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Depression Linked to Bone Loss in Mice

Bone loss may be due to excessive sympathetic central nervous system activity

TUESDAY, Oct. 31 (HealthDay News) -- Depressed mice have bone loss due to reduced bone formation that may be mediated through an overactive sympathetic central nervous system, according to a study published Oct. 30 in the Proceedings of the National Academy of Sciences Early Edition. What's more, antidepressants appear to reverse the loss of bone mass.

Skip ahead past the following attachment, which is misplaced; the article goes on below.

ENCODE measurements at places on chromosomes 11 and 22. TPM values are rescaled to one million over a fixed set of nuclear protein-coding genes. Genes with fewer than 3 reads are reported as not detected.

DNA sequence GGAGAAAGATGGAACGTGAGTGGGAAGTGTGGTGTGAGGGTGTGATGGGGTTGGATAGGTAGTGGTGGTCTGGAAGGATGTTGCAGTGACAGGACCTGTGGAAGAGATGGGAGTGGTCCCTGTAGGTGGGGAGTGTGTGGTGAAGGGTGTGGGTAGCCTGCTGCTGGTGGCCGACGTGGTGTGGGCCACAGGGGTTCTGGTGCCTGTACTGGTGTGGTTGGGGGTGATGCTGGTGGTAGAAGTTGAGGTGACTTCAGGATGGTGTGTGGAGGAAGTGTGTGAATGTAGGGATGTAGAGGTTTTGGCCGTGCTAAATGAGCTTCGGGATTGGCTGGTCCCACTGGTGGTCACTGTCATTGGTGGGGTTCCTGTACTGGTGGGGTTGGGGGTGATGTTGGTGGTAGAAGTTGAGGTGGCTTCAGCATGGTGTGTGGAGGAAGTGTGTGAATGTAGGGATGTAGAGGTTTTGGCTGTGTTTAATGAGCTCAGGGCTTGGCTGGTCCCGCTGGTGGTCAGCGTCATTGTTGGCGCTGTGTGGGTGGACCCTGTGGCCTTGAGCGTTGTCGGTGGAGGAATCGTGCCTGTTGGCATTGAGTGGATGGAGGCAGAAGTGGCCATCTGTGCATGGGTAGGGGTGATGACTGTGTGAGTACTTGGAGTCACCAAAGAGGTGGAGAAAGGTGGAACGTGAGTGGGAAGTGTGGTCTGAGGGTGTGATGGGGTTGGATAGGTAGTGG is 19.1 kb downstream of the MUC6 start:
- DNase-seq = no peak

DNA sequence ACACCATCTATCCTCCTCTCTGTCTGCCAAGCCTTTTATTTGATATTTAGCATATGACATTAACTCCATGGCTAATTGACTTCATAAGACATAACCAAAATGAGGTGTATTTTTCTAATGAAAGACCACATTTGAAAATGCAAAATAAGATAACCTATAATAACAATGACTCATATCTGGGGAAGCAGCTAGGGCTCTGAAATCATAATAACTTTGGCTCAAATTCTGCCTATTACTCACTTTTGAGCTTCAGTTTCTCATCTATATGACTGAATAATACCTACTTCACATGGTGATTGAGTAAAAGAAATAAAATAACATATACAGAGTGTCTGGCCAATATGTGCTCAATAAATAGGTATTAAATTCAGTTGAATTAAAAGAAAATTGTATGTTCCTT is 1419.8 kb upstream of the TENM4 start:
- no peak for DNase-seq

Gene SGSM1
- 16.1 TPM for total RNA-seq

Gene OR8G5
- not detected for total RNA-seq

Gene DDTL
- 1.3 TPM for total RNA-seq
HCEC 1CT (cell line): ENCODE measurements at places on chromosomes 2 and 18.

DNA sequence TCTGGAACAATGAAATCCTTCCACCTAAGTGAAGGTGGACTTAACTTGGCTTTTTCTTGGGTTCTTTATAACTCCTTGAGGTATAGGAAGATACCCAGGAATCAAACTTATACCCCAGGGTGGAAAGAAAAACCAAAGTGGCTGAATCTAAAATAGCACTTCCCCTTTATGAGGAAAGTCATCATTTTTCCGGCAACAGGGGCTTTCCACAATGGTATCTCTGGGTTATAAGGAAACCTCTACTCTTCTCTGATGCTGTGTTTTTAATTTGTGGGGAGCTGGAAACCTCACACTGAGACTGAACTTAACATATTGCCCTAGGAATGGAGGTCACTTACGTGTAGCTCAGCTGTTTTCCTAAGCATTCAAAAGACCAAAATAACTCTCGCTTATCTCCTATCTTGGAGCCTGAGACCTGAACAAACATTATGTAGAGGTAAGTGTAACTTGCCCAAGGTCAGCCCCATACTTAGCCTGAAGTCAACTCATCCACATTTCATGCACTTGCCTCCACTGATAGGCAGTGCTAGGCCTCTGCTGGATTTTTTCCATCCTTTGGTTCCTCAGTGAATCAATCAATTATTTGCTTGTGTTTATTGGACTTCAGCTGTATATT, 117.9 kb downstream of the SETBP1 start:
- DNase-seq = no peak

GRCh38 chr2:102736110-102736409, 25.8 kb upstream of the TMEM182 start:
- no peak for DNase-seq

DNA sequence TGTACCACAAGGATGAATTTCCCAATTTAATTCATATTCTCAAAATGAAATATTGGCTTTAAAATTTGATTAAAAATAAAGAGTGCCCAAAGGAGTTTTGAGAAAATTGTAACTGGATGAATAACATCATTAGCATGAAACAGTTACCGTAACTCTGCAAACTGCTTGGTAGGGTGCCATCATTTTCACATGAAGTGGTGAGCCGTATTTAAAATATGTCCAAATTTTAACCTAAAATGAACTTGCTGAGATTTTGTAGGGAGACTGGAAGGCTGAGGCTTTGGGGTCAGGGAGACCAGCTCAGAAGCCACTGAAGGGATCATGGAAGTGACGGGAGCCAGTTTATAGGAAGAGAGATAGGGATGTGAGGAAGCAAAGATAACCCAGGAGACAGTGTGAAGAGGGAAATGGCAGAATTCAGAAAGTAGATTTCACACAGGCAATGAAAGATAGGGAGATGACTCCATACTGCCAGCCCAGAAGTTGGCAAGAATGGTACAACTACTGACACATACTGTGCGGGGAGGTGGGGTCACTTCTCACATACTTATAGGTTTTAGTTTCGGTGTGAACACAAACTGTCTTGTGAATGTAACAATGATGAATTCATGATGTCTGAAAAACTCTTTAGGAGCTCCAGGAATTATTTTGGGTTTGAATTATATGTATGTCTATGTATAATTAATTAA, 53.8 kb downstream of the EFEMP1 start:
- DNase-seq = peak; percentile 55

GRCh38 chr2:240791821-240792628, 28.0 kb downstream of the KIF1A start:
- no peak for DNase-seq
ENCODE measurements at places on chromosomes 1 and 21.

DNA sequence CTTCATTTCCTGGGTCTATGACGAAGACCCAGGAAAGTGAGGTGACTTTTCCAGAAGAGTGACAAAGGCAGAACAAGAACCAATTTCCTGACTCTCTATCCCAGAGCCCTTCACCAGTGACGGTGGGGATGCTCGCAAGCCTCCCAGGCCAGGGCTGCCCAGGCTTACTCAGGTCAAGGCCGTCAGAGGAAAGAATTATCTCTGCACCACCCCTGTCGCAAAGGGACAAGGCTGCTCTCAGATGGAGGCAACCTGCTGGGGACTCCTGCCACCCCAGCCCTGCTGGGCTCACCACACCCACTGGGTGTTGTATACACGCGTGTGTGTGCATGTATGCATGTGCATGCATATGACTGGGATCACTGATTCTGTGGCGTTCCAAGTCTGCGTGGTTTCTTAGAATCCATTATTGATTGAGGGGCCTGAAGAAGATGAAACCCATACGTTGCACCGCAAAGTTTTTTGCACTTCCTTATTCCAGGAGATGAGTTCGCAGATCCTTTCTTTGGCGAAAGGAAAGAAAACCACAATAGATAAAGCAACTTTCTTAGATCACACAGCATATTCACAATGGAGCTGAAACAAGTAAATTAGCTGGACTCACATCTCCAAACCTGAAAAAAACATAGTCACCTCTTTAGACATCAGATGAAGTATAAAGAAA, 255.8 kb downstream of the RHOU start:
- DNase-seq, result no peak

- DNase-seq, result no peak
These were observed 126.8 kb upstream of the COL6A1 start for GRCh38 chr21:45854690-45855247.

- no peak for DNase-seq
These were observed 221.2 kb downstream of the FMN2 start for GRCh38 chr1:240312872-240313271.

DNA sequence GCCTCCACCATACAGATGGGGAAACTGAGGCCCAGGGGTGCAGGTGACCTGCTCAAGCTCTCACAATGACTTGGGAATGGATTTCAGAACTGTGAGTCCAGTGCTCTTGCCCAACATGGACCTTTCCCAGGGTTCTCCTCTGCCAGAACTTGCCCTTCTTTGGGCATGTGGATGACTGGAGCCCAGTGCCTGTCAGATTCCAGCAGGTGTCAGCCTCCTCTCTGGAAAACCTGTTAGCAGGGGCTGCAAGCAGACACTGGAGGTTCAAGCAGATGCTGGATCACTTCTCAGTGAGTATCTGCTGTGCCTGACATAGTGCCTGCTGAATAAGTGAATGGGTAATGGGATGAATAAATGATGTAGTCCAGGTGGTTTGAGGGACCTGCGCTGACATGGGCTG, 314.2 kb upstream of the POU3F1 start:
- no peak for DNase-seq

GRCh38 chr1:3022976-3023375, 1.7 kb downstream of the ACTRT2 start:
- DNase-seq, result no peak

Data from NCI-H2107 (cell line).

Raz Yirmiya, Ph.D., from the Hebrew University of Jerusalem in Israel, and colleagues subjected mice to chronic stress to simulate depression and examined the effect on bone mass.

The researchers found that depression triggered losses in bone mass and structure. There was reduced bone formation due to fewer osteoblasts, which could be reversed by antidepressants. Levels of bone norepinephrine were also elevated, which could be blocked by the beta-adrenergic antagonist propranolol, according to the study.

"Together with the common occurrence of depression and bone loss in the aging population, the present data implicate depression as a potential major risk factor for osteoporosis and the associated incidence in fracture incidence," Yirmiya and colleagues conclude.

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